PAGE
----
“Just like in the modern workplace, I suspect there is an element of ‘if you don’t ask, you don’t get’ as some little girls are probably too nice to ask for more,” said Lindsay Cook, co-founder of consumer website Money Fight Club.

    Articles like this make me sad. Not so much that a gender pay gap exists—I believe it always will in one direction or another. Just like women (greatly) outnumber men in college, there’s a very high probability that one gender will always out-gain the other in pretty much any arbitrary measurement system you could devise.

    And as human-made measurement systems go, money is as infinitely sad as it gets. But that’s how Western society values all of us at an increasingly younger age. We’ve been duped into thinking that our worth is tied to our pay. It’s made children, family structures, and even leisure time fundamentally incompatible with modern capitalism.

    To be happy, we’re told, we should have the right to work—all the fucking time. Everyone should work. Work is the ticket freedom in the land of the free.

    But when the answer to the question, “how much money is enough?” is always “more than I have now,” how free are any of us? If our value is chiefly monetary, we’re certain to go to the grave feeling undervalued.

    The resolution to the gender pay gap is not to pay women more or to pay men less—or to pay men more in ten years when women make more than men. The solution is to psychologically abandon money as a human value metric.

    Money does not exist in the physical universe. It’s an illusion we created. We imagined money into existence. Maybe one day we’ll be advanced enough to forget we ever thought of it.

    That’s not likely to happen in our lifetimes, so if I were you, I’d look for happiness somewhere other than your bank statements. If I achieve any success as a parent, that’s what my daughter and son will do.

    Creating less work

    Jason Fried:

    Does that matter? Is that really worth doing? These are important questions that you should be considering often. Getting the right work done is almost always about creating less work to do.

    Adding this one to my “read every 6 months list.”

    Fear more

    Focusing your time on a narrower set of priorities is the biggest gut check you can experience in business and life. It is a never-ending fight with your primal self. Feature bloat, mass marketing, and “do it all” are driven by fear, and the internet age enables that fear like no other medium devised by humanity.

    Before you decide to spend time making more instead of making something better, ask yourself: what am I afraid of?

    Begging the question

    You should listen to this episode of the You Are Not So Smart podcast because it’s an episode that you really need to hear. OK, that’s actually a terrible reason to listen to it because…

    In this episode, three experts in logic and rationality will explain how circular reasoning leads us to “beg the question” when producing arguments and defending our ideas, beliefs, and behaviors. You will also learn how to identify, defend against, and avoid begging the question, or restating your beliefs without arguing for or against them.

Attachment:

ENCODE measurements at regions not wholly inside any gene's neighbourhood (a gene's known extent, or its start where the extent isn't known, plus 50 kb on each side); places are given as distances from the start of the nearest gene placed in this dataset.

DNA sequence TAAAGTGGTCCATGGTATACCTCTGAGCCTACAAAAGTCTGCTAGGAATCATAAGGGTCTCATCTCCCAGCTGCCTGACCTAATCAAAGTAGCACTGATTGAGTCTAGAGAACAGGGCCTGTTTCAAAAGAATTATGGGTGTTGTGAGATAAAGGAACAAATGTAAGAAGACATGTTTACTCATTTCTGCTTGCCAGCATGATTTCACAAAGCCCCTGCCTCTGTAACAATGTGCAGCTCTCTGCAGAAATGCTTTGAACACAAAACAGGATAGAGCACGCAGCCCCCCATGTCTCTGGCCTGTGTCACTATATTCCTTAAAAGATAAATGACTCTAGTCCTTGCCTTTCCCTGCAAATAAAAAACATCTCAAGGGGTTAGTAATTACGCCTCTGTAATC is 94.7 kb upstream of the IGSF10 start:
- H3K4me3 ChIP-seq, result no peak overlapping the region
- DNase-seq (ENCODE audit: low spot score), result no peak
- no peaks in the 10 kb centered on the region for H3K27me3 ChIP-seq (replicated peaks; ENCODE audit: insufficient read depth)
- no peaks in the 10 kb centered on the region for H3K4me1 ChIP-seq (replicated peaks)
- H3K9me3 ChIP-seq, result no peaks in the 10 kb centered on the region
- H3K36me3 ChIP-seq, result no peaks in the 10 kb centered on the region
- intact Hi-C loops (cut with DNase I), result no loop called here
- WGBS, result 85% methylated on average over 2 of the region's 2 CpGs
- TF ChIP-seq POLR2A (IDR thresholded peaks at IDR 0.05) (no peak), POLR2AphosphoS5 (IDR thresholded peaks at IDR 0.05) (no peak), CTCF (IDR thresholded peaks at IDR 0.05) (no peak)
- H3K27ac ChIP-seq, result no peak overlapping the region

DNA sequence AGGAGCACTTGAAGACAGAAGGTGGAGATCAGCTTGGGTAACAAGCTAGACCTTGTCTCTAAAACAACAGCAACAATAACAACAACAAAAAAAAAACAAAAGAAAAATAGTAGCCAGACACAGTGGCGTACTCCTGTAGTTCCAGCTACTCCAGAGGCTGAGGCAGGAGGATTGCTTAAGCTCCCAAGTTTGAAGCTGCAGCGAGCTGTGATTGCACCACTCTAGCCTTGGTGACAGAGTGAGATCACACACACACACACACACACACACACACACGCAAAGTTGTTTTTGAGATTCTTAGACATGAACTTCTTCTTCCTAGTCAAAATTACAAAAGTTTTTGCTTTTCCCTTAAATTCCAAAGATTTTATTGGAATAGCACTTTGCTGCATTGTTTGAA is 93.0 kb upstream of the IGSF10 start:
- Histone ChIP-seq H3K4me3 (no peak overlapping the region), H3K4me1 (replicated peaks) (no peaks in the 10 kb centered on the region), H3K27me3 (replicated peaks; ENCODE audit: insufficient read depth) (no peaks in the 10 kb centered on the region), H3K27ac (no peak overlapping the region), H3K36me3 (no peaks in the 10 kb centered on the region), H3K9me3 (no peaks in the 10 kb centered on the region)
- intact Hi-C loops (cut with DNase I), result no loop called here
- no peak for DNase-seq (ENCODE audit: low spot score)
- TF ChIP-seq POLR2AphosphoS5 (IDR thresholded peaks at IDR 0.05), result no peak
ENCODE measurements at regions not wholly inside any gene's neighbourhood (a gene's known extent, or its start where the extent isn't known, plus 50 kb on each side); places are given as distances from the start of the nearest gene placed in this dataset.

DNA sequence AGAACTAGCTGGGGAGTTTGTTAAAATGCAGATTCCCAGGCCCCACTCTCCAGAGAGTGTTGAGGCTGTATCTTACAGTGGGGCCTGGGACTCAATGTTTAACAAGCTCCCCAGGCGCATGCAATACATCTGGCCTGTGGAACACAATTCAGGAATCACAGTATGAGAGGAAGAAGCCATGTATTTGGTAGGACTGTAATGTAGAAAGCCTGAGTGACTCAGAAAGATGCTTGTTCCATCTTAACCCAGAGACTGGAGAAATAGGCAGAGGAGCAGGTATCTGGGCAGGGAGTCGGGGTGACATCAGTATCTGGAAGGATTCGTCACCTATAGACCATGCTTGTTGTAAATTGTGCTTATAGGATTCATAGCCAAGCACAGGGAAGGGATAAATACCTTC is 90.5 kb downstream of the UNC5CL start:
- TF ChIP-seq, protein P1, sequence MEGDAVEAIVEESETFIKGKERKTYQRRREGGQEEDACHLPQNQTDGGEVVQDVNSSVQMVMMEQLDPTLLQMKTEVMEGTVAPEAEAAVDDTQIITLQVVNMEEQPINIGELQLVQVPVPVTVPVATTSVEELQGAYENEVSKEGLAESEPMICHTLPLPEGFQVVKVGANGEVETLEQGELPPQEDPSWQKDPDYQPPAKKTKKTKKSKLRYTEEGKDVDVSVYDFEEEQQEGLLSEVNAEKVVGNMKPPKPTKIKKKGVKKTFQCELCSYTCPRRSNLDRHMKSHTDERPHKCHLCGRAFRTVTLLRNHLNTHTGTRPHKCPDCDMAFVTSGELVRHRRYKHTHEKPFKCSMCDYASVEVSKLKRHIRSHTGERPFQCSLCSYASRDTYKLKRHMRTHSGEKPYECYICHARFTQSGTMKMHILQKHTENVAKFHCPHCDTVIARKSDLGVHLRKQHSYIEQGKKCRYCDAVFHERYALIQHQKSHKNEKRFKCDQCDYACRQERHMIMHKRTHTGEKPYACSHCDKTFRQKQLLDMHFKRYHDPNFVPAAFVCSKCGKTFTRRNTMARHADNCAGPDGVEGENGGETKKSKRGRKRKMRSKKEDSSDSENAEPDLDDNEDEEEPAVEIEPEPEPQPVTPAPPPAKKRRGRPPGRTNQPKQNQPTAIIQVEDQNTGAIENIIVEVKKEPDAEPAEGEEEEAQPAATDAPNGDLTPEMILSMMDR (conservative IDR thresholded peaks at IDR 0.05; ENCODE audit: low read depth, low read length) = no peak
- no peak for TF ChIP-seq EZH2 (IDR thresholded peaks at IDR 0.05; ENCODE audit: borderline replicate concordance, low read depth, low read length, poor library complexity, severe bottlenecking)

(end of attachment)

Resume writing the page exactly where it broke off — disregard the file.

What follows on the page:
Yeah, that’s a more rational reason. This is the most nuanced, yet most widespread, logical fallacy I’ve heard in a while.

    Overcast link

    I'm sorry, I forgot to introduce myself

    A huge part of my job involves reading actuarial and insurance-industry-related articles. Mic drop: If that sentence doesn’t hook 999 out of 1000 readers, I don’t know what will.

    But anyway, virtually all of these articles are written by people who have three universal things in common:

    1. They are super smart
    2. They aren’t professional writers
    3. Their articles receive little to no editing before publishing

    These three traits lead to a number of structural problems in most articles that I don’t want to nitpick now, but one of the most common (and easiest to fix) is the introduction problem.

    The introduction problem

    The introduction problem, put simply, is the objective fact that introductions in shortish 3–5 page newsletter articles are universally terrible, if they exist at all. But the irony is that the introductions really do exist. They just end up in the last paragraph of the article in a section that’s usually called “Conclusion.”

    The typical conclusion section of an unedited article is something the author wrote very last, meaning the author wrote it at the point when he or she had finally figured out what they wanted to say by writing the preceding words of the body.

    In almost every case, a “conclusion” paragraph can be cut and pasted to the beginning of the article—completely overriding the original introduction—with almost no additional editing at all.

    Why am I talking about this?

    People don’t have a lot of time these days, and editing resources are increasingly scarce. If you’re asked to write something for a newsletter or industry publication (in any field), try moving your conclusion to the introduction after you write your thing. It will make your article significantly more accessible and relevant from the moment time-pressed readers lay eyes on it.

    See what I mean? If I had just put that paragraph first, wouldn’t this have been a better and shorter blog post?

    Ascertaining one's immortality

    Venkatesh Rao:

    Give a man a fish, and he’ll eat for a day. Stock a lake with fish, and he’ll fish till he’s 40, at which point it’s generally not critical to anyone else that he continue to eat.

    If you aren’t subscribed to Ribbonfarm at this point, shame on you.